Implement secondary process redundancy at SSLOCSD and move toward wastewater recycling

Summary

We are designing and will install a redundant secondary process train to set the stage for wastewater recycling throughout the five cities.

There are four stages of treatment required for wastewater to be completely reprocessed back to pure drinking water quality.  Our South County wastewater treatment plant currently provides the first two of these stages -primary and secondary treatment- and discharges the treated effluent to the ocean.  The primary treatment consists of two digester sets, either of which can process the full flow stream, which allows the other set of equipment to be taken out of service for maintenance.  The secondary treatment consists of a clarifier and filter, but there is no redundant equipment for this part of the process.  This equipment has been in service continuously since the plant was built, and is not capable of the reliability necessary to consistently meet updated discharge license requirements.  In response, we are currently designing a redundant secondary process train, upgraded to consistently meet newer discharge quality requirements.  Adding this redundant process train will be costly but will also become the basis for adding the last two process stages that will provide drinking water quality treatment.  70% of the influent water can be recycled (and on and on) with considerably less environmental impact and at less cost than desalination.  We are currently working with the San District and Pismo Beach on the "Central Coast Blue"project to ultimately recycle all of the area wastewater to drinking water purity standards.  This will provide a new pure water resource in the future.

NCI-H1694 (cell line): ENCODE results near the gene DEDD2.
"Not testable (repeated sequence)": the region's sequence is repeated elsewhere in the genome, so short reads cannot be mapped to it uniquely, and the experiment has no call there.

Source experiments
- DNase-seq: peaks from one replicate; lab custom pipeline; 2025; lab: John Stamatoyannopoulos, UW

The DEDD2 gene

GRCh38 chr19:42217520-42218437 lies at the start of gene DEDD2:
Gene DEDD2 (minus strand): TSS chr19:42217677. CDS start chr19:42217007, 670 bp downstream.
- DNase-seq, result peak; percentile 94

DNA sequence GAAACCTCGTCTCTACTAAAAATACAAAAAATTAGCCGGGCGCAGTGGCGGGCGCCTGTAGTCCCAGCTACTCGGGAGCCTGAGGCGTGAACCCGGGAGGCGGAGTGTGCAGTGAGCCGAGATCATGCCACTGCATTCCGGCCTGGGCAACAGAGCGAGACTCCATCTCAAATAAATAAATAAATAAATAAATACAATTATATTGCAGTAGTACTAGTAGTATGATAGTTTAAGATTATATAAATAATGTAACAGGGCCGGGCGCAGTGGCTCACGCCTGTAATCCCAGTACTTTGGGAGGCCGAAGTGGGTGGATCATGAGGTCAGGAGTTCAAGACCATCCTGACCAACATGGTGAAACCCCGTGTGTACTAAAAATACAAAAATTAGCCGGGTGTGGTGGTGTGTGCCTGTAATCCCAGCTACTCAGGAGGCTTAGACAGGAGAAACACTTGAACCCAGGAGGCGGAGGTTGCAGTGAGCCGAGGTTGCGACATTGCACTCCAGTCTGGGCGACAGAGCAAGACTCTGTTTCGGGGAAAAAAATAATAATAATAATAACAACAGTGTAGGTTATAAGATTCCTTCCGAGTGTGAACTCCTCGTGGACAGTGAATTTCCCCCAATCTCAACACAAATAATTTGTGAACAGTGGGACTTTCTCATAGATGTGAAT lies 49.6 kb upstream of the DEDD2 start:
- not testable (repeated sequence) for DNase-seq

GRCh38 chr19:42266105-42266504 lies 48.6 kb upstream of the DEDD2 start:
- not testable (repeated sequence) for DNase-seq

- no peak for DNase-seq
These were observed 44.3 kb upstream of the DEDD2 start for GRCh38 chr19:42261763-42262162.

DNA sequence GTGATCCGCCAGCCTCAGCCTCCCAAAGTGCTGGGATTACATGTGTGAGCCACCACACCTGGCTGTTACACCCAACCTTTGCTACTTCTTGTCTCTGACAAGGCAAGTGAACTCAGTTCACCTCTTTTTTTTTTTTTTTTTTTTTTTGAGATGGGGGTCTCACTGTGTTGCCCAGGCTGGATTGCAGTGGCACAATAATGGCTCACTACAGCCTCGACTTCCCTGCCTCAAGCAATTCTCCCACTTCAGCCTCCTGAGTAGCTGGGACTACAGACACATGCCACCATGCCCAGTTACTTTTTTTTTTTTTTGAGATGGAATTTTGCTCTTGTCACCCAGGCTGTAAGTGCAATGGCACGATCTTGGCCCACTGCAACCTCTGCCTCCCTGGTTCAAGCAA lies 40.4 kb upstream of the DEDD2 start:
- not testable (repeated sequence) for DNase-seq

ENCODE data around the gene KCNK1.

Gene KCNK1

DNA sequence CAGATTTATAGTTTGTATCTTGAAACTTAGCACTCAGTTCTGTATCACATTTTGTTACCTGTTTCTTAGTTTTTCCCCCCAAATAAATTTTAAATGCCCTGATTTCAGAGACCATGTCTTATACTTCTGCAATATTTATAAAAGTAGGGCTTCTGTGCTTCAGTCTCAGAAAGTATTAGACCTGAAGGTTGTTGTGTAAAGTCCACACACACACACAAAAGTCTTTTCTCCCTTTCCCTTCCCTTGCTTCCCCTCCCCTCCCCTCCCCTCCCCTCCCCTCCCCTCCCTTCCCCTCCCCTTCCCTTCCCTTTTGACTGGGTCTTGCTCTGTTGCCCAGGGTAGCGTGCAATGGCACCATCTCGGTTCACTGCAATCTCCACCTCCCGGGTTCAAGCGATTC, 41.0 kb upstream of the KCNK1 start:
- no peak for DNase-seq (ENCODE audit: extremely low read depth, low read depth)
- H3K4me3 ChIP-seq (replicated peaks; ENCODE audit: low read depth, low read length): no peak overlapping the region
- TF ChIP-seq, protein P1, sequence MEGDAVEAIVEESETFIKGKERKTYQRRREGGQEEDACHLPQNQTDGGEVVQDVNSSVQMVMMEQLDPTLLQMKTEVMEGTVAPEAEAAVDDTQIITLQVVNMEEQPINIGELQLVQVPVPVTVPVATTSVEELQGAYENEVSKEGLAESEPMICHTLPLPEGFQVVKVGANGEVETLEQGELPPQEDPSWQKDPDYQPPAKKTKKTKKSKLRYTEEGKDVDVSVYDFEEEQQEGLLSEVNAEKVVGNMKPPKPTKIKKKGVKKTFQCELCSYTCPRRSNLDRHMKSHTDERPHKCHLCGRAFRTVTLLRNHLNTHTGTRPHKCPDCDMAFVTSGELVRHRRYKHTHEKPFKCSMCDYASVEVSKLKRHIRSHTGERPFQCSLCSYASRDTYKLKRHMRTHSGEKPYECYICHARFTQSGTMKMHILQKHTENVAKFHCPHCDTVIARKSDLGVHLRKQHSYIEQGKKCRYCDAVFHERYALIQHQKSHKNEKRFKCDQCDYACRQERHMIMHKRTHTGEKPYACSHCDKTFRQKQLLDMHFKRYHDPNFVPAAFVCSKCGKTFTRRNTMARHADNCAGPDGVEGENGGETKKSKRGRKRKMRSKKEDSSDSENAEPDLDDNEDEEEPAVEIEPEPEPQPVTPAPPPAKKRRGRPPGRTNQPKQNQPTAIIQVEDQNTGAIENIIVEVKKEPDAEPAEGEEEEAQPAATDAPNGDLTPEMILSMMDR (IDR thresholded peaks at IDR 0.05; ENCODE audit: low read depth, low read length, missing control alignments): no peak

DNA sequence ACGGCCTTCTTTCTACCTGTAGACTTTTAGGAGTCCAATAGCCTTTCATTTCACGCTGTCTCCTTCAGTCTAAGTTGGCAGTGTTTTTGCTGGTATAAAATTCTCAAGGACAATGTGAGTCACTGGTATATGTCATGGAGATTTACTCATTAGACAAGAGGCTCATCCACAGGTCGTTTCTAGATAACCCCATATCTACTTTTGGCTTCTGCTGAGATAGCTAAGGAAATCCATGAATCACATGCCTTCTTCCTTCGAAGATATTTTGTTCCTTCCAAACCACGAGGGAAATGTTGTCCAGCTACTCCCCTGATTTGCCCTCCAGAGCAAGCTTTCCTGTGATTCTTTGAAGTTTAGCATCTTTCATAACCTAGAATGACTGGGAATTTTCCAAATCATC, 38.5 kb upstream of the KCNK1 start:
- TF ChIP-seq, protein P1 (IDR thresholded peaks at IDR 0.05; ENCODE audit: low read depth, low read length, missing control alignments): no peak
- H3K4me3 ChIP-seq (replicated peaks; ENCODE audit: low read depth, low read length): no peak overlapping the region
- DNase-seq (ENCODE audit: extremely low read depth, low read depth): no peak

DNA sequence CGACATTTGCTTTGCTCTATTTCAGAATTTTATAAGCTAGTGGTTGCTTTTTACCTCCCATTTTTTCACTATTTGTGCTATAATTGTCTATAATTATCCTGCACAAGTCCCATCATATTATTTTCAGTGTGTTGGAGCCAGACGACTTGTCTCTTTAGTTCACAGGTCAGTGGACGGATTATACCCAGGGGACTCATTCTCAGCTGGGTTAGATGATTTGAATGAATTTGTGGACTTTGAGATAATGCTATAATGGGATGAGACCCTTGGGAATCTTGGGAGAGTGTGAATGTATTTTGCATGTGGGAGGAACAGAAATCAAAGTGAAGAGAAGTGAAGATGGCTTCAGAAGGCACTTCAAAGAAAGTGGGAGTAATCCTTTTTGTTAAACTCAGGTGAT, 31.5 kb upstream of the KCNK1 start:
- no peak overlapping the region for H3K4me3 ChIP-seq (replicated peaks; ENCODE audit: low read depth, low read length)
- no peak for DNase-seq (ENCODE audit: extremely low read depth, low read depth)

Assure development proposals are compatible with neighborhoods and preserve water resources

Summary

Excessive residential development adversely impacts our scarce water resource and can cause adverse financial consequences in the future as ability to pay for increased service demand falls short.  We need revenue generating commercial development to maintain our financial viability and the maintenance of parks, streets, sidewalks and drainage facilities, and essential services going forward.

The symptoms are traffic congestion, insufficient parking, loss of neighborhood character, overuse of water resources, and increased demand on city services and budgets.  The cause is excessive residential development out of proportion to commercial development.  This has happened because high density "market rate" residential development is hugely profitable to developers who can rezone low cost agricultural or commercial property or ignore the intent of "mixed use" zoning to jam as many residential units as possible into the smallest area possible at the highest price possible.  These developments are immensely profitable to build but may often have immediate adverse consequences and typically do not provide adequate financial support for the city going forward.  The ultimate result of runaway residential development will be additional cost and impacted water and other resources for current residents.

Property taxes are not enough to fund even half of our emergency response services.  The other half of emergency response plus all other city services –parks, street repairs, sidewalks, drainage- all are largely paid for by sales tax revenue from businesses in the city.  That means additional commercial development, not residential developments, is what we need for sustained financial viability.  We must hold firm that our commercial districts be developed for commercial purposes and not be converted to residential.  Mixed use must feature a meaningful commercial contribution, not be misused to cram in projects that are in fact 99% residential with token space for a lemonade stand that claims to meet the requirement but deliberately sidesteps the intent.  We have too much vacant commercial property, such as along Grand Avenue, that needs to be developed to help generate revenue and contribute meaningfully to the ongoing vitality of the city.

Community development should work for business development - business growth and recruitment rather than the fleeting financial interest of residential developers.   I’ll continue to work to reduce red tape and impediments to business development.   We need to insist that commercial development be given priority as that’s the only way the budgets of the future will be balanced without severe cutbacks to infrastructure maintenance and essential services.